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Tips on re-entering the workplace

M Moser strategists from San Francisco, New York and London explore the tools and techniques to use as we are re-entering the workplace.

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How can leaders create the right experience for people re-entering the workplace?

Re-entering the workplace means considering more than the physical environment. Setting the right tone, developing communication and smarter working tools is key to accelerating a successful return.

In our recent webinar, “Re-entering the workplace: Looking at the human side of change”, Group Director, Nabil Sabet and workplace strategists, Grant Christofely and Frances Gain explored:

  • What and how to communicate during re-entry
  • Leadership strategies for teams returning to work
  • Digital tools and technology for a distanced workplace
  • Unlocking people’s potential in the new normal
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What and how to communicate as we are re-entering the workplace

Re-entering the workplace and considering individual experiences is key. Transformation will be enabled through engagement, employee trust, addressing logic and safety, and capturing emotion. Planning, empathy and clear communication can also lead even the most resistant employees towards effective change.

You can approach this by:

  • Responding to people’s emotions and scale empathy with a clear list of workplace protocols and guidance on thought processes.
  • Arming employees with the right tools to continuously adapt.
  • Taking a tailored approach to communications with different audiences and address a range of learning styles and absorption measures.

Taking these measures will help employees feel “heard”. This will also impact the employee experience while creating a sense of “distributed control”.

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Leadership strategies for teams returning to work

There are two things that need to be determined: the right time to re-enter the workplace and what employees are looking for when they return. These are key considerations for leaders. This will inform the change strategy and communication and safety protocols. You need to ask yourself which employees need to be in the office to get work done?

If the decision is to return to the workplace, it’s important to define user groups. Explore the profiles of these people, their teams, behaviours and purposes in the office. Consider what the business is trying to achieve with re-entering and let that guide the process.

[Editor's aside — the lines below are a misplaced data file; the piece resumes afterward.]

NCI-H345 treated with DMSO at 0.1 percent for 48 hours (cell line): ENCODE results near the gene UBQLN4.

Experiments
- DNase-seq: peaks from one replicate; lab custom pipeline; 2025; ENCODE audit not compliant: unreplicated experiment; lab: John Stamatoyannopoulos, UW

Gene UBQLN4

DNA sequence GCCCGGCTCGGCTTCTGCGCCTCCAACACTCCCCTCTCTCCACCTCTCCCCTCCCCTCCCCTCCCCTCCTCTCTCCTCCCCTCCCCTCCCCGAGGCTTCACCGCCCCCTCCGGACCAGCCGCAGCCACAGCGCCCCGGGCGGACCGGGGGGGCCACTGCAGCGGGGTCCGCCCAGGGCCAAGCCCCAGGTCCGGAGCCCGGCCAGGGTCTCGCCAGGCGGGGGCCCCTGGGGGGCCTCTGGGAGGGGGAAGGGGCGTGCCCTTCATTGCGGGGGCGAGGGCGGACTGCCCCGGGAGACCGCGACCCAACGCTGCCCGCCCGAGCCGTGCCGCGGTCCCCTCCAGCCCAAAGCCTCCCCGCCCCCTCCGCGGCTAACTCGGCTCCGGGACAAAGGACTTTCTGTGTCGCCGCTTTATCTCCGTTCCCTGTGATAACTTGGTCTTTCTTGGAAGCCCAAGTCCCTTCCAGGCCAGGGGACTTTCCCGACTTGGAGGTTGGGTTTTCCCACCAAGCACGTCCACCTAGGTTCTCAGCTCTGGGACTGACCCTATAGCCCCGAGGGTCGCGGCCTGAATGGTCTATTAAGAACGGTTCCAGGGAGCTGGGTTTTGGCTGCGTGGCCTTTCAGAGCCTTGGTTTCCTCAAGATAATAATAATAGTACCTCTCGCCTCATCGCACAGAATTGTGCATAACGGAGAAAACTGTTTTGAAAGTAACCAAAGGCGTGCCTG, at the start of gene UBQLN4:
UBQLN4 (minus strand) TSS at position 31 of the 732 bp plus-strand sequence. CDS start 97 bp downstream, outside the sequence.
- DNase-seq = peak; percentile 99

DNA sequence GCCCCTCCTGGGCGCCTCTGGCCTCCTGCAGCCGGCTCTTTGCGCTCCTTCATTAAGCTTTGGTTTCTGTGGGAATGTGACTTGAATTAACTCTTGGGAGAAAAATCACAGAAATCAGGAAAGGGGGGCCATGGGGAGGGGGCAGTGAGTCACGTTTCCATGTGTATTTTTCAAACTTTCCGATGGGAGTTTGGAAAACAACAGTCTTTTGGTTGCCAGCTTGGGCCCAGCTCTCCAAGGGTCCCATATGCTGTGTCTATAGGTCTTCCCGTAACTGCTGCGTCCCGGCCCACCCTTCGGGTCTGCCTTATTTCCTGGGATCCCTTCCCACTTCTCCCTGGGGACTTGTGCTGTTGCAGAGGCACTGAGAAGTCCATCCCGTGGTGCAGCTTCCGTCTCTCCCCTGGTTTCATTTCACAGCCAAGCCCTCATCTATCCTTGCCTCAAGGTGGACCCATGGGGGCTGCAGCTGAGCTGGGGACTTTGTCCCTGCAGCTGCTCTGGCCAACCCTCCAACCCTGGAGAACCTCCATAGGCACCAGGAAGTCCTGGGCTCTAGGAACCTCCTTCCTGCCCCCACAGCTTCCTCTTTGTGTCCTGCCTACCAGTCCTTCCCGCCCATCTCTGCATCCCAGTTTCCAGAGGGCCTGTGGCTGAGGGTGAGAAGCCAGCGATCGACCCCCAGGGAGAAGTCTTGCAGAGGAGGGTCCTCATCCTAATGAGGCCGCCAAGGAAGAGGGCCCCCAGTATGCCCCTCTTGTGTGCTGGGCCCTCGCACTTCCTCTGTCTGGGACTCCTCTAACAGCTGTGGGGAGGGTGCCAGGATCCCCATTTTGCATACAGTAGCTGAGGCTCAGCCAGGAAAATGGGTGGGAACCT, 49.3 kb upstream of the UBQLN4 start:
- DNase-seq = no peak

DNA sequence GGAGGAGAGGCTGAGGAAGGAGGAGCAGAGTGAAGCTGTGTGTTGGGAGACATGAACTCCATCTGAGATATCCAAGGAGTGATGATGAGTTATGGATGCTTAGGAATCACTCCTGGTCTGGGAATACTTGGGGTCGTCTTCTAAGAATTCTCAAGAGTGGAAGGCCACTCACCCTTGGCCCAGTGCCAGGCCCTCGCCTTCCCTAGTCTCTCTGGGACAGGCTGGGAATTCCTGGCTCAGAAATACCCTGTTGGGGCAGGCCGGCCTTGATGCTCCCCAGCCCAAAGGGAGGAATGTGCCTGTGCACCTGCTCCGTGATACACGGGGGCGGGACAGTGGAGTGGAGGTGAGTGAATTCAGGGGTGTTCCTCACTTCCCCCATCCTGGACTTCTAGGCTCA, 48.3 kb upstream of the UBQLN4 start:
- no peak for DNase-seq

Whether it’s through surveys, one-to-one interactions or team meetings, gathering information prior to coming back to the workplace can provide insight into employee fears and hesitations. This helps inform how to best equip your people and the workplace with the right tools.

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Digital tools and technology for a distanced workplace

We can enhance a sense of purpose and meaning while working remotely by using social tools to co-create beyond the chat function. By creating connection and blending our work environments, these apps can support seamless digital collaboration.

Digital infrastructure can connect people to organisations in new ways. It can bridge the gap between home and the office. We must continue to explore digital tools that support our physical needs.

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Unlocking people’s potential in the new normal

Fluency and comfort in the work environment is key to unlocking potential. This will also push boundaries. Digital fluency will have a return effect on the future workplace. This will also better support choice-based working.

There has been resilience, creativity and connectivity in response to lockdown. We’ve seen innovation and new solutions. People have been given autonomy which has boosted motivation and productivity.

In short, the most successful changes happen when diverse teams come together. At M Moser we act as a bridge between these groups. We ask the right questions and we build the right mission for organisations.

Nabil Sabet

Group Director

Grant Christofely

Associate Director, Workplace Strategy

Frances Gain

Associate Director, Workplace Strategy and Transformation

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